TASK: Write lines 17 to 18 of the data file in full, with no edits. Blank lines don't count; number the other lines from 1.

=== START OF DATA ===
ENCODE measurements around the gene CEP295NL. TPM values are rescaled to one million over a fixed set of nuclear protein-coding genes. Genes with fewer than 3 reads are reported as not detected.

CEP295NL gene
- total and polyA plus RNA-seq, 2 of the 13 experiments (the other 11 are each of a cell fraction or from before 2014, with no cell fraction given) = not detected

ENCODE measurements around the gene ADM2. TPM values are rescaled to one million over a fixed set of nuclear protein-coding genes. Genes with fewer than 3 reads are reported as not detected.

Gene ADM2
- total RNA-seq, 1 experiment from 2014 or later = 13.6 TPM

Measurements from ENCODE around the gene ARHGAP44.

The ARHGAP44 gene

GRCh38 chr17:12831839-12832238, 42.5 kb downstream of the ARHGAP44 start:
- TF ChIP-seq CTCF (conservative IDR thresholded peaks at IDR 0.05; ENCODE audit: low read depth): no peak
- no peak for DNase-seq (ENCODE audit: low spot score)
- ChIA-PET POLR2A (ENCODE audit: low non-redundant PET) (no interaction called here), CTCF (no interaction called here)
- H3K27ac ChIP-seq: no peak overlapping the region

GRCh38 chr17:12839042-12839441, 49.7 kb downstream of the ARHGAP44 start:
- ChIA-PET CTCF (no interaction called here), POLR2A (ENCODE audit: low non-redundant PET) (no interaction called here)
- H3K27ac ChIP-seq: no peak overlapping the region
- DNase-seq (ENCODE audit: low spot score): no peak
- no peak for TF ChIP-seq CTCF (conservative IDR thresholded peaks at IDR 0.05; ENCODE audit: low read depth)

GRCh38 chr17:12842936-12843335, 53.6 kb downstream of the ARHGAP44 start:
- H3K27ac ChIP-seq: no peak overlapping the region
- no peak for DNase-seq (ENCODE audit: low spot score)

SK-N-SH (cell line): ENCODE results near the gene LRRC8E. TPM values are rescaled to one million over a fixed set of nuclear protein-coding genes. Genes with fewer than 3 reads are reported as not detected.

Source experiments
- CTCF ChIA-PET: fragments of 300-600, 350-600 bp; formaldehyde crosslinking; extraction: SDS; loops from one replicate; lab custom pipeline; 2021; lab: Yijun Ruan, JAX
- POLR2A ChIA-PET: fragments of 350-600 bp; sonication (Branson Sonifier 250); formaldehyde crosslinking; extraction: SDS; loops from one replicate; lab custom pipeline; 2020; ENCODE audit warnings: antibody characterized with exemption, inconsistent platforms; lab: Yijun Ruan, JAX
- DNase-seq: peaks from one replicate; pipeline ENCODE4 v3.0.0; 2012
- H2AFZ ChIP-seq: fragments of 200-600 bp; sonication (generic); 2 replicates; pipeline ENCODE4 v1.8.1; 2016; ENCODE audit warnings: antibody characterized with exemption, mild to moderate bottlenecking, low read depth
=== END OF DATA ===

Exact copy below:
- DNase-seq (ENCODE audit: low spot score): no peak
- no peak for TF ChIP-seq CTCF (conservative IDR thresholded peaks at IDR 0.05; ENCODE audit: low read depth)